Statistical Signal Processing for Neuroscience and Neurotechnology

Statistical Signal Processing for Neuroscience and Neurotechnology, 1st Edition

Statistical Signal Processing for Neuroscience and Neurotechnology, 1st Edition,Karim G. Oweiss,ISBN9780123750273

K Oweiss   

Academic Press




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All the theory, algorithms, software and hardware tools for applying statistical signal processing to neuroscience

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This is a uniquely comprehensive reference that summarizes the state of the art of signal processing theory and techniques for solving emerging problems in neuroscience, and which clearly presents new theory, algorithms, software and hardware tools that are specifically tailored to the nature of the neurobiological environment. It gives a broad overview of the basic principles, theories and methods in statistical signal processing for basic and applied neuroscience problems.

Written by experts in the field, the book is an ideal reference for researchers working in the field of neural engineering, neural interface, computational neuroscience, neuroinformatics, neuropsychology and neural physiology. By giving a broad overview of the basic principles, theories and methods, it is also an ideal introduction to statistical signal processing in neuroscience.


Signal processing engineers in electrical and electronic engineering; biomedical engineers; applied mathematicians and statisticians; computational neuroscientists

Karim G. Oweiss

Karim G. Oweiss received his B.S. (1993) and M.S. (1996) degrees with honors in electrical engineering from the University of Alexandria, Egypt, and his Ph.D. (2002) in electrical engineering and computer science from the University of Michigan, Ann Arbor. In that year he also completed postdoctoral training with the Department of Biomedical Engineering at the University of Michigan. In 2003, he joined the Department of Electrical and Computer Engineering and the Neuroscience Program at Michigan State University, where he is currently an associate professor and director of the Neural Systems Engineering Laboratory. His research interests are in statistical signal processing, information theory, machine learning, and control theory, with direct applications to studies of neuroplasticity, neural integration and coordination in sensorimotor systems, neurostimulation and neuromodulation in brain-machine interfaces, and computational neuroscience. Professor Oweiss is a member of the IEEE and the Society for Neuroscience. He served as a member of the board of directors of the IEEE Signal Processing Society on Brain-Machine Interfaces and is currently an active member of the technical and editorial committees of the IEEE Biomedical Circuits and Systems Society, the IEEE Life Sciences Society, and the IEEE Engineering in Medicine and Biology Society. He is also associate editor of IEEE Signal Processing Letters, Journal of Computational Intelligence and Neuroscience, and EURASIP Journal on Advances in Signal Processing. He currently serves on an NIH Federal Advisory Committee for the Emerging Technologies and Training in Neurosciences. In 2001, Professor Oweiss received the Excellence in Neural Engineering Award from the National Science Foundation.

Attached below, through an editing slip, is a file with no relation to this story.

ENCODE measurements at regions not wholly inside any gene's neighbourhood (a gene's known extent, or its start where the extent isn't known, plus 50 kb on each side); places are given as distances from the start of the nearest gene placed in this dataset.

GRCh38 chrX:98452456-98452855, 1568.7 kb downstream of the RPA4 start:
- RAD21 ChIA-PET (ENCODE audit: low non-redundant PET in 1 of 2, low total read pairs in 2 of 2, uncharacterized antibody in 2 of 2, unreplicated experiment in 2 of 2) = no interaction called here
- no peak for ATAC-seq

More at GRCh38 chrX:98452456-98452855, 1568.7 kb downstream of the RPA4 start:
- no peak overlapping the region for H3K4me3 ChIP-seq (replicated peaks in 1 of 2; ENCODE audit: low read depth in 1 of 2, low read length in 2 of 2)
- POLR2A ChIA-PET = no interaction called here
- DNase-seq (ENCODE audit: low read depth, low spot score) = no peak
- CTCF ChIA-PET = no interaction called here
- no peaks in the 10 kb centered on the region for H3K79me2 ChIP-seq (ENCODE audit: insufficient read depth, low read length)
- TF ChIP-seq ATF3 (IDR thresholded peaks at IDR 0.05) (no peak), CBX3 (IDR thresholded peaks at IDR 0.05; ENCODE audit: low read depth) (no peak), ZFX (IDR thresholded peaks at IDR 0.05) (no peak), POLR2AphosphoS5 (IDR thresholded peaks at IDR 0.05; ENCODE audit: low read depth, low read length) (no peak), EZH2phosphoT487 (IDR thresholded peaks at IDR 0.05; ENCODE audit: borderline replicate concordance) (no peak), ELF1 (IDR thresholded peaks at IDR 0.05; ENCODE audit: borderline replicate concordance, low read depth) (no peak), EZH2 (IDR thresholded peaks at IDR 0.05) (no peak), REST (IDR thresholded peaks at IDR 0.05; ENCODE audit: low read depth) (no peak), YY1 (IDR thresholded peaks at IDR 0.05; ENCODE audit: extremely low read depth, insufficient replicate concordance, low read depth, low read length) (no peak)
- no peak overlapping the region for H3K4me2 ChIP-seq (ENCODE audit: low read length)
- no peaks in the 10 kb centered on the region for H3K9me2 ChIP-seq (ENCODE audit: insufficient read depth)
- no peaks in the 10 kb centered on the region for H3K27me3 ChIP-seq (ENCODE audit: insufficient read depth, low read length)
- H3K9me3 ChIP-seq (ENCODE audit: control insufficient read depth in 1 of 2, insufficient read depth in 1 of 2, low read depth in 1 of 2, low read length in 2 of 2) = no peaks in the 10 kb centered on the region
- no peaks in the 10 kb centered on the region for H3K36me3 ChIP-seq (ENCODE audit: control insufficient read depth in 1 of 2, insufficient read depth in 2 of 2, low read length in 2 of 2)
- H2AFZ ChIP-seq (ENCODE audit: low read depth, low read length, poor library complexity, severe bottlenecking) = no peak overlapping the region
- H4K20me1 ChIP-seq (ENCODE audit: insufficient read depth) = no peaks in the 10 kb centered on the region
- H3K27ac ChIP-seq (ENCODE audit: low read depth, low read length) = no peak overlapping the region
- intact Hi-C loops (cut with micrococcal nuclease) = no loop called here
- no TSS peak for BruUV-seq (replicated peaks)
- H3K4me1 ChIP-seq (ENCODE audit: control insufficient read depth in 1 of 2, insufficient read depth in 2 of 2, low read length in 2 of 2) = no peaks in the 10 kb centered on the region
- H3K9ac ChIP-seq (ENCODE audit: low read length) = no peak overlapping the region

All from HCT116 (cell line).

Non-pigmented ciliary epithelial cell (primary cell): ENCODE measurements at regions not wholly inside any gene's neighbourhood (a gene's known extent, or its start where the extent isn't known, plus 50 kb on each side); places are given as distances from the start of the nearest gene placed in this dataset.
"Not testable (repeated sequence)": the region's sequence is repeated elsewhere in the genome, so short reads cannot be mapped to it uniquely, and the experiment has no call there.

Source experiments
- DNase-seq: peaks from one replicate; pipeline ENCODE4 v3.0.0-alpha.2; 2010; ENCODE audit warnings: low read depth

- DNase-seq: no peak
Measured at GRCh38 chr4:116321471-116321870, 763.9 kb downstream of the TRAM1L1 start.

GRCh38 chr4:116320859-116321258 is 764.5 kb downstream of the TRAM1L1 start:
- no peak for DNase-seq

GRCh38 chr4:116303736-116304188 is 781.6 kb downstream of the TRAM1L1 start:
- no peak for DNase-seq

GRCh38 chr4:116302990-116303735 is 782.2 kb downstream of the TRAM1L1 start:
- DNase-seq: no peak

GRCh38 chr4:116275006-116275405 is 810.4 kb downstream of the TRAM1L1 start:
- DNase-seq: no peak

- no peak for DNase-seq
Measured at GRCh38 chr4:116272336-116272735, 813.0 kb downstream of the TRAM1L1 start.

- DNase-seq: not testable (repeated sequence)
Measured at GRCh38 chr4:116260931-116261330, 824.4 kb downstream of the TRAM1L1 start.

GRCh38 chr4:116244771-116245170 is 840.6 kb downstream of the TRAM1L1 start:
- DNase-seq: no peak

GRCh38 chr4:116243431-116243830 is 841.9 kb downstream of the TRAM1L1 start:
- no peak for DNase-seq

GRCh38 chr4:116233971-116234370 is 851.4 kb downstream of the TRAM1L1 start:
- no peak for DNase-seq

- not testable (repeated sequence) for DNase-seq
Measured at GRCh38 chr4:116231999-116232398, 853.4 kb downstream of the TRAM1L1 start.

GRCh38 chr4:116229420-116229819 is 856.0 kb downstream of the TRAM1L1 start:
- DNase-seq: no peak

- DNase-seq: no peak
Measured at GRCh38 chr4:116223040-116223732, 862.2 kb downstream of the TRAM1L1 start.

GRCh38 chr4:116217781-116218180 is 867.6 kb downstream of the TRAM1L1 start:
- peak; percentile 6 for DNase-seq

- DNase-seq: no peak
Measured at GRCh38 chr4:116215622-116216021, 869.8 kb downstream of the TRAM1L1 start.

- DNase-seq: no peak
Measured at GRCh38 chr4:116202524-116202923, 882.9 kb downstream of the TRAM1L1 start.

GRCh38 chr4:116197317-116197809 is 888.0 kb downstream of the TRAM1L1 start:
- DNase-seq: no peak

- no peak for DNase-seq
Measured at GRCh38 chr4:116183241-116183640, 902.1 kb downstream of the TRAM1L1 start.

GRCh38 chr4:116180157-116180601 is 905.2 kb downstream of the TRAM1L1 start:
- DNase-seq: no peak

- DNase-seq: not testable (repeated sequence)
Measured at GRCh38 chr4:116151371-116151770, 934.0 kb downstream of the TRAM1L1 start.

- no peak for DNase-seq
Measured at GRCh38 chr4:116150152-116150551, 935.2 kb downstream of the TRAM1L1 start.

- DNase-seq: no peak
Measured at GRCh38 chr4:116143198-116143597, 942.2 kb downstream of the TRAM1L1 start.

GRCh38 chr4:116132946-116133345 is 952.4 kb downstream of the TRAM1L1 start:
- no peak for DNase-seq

Affiliations and Expertise

Associate Professor, Electrical and Computer Engineering, Michigan State University, East Lansing, MI, USA

Statistical Signal Processing for Neuroscience and Neurotechnology, 1st Edition

Introduction; Detection and Classification of Extracellular Action Potential Recordings; Information-Theoretic Analysis of Neural Data; Identification of Nonlinear Dynamics in Neural Population Activity; Graphical Models of Functional and Effective Neuronal Connectivity; State-Space Modeling of Neural Spike Train and Behavioral Data; Neural Decoding for Motor and Communication Prostheses; Inner Products for Representation and Learning in the Spike Train Domain; Signal Processing and Machine Learning for Single-trial Analysis of Simultaneously Acquired EEG and fMRI; Statistical Pattern Recognition and Machine Learning in Brain-Computer Interfaces; Prediction of Muscle Activity from Cortical Signals to Restore Hand Grasp in Subjects with Spinal Cord Injury:

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